School of Medicine

Revealing the mysteries of early development

Developing zebrafish embryos offer clues to understanding human health. Comparing cell division in normal embryos, such as the one on the left, to cell division in embryos lacking a key protein, such as the embryo on the right, may shed light on the origin of some birth defects. (Image: Jiakun Chen)

Zebrafish shed light on birth defects, cancer treatment

From the WashU Newsroom

Zebrafish embryos are transparent and develop outside the mother’s body, enabling scientists to get a detailed view of early development. A research team led by Lila Solnica-Krezel, PhD, the Alan A. and Edith L. Wolff Distinguished Professor and head of the Department of Developmental Biology at Washington University School of Medicine in St. Louis, is revealing new clues to how birth defects develop in the tiniest embryos. Solnica-Krezel explained her lab’s recent work, published in the journal Developmental Cell.

What did you set out to study?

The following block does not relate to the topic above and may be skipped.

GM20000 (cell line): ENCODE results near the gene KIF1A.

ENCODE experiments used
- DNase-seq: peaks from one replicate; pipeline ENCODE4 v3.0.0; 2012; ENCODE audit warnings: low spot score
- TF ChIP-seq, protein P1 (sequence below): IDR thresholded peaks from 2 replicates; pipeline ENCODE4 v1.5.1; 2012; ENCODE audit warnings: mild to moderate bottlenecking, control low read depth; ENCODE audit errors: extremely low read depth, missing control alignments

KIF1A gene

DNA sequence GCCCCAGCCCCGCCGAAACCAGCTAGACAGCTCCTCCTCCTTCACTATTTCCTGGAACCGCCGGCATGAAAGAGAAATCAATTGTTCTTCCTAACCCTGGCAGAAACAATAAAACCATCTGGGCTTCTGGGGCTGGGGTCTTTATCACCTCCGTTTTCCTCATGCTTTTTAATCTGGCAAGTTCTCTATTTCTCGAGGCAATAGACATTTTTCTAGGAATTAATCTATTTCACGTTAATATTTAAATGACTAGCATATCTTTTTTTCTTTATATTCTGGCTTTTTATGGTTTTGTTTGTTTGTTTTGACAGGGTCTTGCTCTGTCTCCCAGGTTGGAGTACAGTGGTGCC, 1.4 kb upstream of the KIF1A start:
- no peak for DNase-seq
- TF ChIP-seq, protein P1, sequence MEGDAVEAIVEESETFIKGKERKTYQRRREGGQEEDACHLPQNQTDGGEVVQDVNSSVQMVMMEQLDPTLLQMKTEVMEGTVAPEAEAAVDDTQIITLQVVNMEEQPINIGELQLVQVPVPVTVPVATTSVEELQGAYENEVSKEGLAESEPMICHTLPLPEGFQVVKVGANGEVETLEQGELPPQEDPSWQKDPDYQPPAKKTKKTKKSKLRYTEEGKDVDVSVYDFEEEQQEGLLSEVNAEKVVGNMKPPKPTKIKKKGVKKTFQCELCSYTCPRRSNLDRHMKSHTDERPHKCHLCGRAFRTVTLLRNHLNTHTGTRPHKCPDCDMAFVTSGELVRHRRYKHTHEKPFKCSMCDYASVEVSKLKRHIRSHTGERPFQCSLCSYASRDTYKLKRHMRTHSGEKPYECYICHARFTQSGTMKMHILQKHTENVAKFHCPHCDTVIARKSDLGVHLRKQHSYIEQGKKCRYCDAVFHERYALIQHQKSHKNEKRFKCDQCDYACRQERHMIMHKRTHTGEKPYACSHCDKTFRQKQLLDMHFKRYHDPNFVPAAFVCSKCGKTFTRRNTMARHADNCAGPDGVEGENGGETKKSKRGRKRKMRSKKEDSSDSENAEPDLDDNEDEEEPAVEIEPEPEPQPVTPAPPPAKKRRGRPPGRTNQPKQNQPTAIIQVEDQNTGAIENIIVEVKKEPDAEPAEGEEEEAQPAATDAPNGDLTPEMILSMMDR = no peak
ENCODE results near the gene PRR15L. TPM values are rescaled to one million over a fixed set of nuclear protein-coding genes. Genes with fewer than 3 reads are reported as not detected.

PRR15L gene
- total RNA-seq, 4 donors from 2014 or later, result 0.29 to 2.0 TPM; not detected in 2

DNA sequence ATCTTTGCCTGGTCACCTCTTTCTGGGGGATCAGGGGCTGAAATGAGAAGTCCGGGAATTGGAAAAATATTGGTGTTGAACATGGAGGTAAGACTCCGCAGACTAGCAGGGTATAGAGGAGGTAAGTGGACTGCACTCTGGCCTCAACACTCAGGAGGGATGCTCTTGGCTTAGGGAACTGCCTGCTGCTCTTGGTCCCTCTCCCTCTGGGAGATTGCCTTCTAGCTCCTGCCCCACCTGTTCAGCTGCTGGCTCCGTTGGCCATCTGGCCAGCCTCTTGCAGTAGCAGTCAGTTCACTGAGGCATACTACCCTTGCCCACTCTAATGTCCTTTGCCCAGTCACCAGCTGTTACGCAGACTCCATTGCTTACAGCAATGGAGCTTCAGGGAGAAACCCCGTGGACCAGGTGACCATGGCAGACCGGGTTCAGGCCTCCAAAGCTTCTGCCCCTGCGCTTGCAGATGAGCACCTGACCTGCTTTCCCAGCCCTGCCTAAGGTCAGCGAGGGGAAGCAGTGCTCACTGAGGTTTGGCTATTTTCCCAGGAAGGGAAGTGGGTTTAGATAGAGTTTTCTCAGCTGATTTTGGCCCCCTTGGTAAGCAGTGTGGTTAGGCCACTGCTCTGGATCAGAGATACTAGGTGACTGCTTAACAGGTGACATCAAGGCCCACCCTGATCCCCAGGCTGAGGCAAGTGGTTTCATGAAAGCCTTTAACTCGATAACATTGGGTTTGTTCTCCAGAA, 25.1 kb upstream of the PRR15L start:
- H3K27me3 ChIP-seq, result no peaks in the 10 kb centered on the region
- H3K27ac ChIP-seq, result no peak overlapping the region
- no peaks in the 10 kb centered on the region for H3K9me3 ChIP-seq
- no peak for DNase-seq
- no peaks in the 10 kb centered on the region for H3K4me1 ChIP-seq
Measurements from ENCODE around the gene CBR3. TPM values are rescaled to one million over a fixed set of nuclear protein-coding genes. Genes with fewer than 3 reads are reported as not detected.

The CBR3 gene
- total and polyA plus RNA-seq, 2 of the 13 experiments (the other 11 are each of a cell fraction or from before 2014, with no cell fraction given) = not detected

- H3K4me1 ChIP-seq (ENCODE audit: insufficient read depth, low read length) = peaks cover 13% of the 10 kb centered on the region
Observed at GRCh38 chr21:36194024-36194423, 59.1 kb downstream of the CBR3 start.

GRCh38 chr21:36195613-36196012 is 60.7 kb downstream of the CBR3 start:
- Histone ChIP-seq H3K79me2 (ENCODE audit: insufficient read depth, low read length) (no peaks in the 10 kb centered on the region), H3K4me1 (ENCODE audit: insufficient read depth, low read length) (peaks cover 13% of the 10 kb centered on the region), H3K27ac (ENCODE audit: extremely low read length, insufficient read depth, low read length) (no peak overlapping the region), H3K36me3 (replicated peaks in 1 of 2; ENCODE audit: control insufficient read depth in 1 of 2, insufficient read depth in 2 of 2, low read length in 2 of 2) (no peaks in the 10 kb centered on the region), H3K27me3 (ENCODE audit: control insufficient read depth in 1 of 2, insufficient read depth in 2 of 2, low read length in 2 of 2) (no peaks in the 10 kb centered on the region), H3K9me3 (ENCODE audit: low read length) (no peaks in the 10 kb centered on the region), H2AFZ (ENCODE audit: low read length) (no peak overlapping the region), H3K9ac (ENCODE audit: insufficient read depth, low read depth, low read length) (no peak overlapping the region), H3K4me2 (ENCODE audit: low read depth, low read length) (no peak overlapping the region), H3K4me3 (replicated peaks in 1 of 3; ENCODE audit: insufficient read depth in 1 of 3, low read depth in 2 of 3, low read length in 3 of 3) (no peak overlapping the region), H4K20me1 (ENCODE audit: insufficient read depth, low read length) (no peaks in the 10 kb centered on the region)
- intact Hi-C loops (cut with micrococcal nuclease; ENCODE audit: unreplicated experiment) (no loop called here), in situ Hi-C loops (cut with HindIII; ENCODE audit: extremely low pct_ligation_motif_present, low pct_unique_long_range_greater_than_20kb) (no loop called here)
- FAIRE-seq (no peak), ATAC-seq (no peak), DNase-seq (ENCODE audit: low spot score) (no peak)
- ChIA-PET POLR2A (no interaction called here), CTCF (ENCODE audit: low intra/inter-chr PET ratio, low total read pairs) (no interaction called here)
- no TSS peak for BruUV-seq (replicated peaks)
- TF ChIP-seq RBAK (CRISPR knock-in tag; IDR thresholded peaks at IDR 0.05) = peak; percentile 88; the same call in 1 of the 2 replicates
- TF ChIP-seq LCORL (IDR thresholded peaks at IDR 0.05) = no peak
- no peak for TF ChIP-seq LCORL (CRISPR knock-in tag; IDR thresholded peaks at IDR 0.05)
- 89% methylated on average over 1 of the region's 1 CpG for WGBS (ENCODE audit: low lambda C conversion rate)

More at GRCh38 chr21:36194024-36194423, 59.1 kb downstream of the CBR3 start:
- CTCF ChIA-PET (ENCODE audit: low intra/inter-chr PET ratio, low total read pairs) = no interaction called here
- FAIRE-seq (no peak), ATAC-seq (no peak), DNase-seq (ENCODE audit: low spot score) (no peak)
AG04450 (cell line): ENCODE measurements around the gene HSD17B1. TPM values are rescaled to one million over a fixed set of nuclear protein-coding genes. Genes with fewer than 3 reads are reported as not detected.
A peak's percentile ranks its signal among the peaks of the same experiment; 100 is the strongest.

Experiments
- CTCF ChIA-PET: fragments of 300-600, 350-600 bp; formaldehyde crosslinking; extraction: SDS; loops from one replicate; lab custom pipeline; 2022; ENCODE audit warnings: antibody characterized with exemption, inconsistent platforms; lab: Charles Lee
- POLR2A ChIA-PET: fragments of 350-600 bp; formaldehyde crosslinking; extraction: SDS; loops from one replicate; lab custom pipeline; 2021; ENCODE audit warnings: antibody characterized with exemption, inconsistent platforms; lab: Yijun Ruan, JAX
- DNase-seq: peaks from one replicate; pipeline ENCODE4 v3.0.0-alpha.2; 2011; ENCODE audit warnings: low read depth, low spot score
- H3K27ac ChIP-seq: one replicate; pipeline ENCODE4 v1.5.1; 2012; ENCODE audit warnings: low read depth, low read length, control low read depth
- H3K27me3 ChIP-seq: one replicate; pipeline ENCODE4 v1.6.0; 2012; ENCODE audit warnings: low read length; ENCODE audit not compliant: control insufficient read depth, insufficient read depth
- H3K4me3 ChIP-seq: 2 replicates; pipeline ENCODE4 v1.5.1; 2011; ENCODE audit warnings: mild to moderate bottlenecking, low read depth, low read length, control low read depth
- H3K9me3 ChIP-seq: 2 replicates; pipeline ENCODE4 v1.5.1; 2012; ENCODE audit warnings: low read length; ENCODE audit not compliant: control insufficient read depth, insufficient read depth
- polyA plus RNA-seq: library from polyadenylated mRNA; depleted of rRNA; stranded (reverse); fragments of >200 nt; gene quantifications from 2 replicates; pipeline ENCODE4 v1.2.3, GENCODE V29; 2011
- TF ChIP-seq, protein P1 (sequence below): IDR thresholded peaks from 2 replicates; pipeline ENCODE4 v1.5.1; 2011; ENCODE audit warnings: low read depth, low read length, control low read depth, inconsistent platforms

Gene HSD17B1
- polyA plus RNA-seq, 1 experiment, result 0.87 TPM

We know that some birth defects develop very early in embryonic development. We were especially interested in proteins called giant cadherins that are responsible for making cells stick together to form tissues. In recent years, scientists have started to link these molecules to human birth defects, such as abnormal brain development and abnormal heart development. Van Maldergem syndrome, for example, is a neurological condition associated with abnormal giant cadherins. Some heart valve defects also have been linked to problems with giant cadherins. But we don’t understand how they’re involved in these conditions.

What did you discover?

We have shown that these proteins also are involved in cell division, a process essential to life. That was not suspected. It’s not that all cell division is stopped when giant cadherins are defective or absent, it’s that a fraction of cell divisions are abnormal. The embryo keeps developing, but maybe 10 to 20 percent of cell divisions are abnormal. We suspect this may be why people haven’t noticed it before. It’s not an absolute block of cell division. But some cells divide into three, for example. This is not normal — a cell should divide in two. Otherwise, the genetic material is not partitioned correctly.

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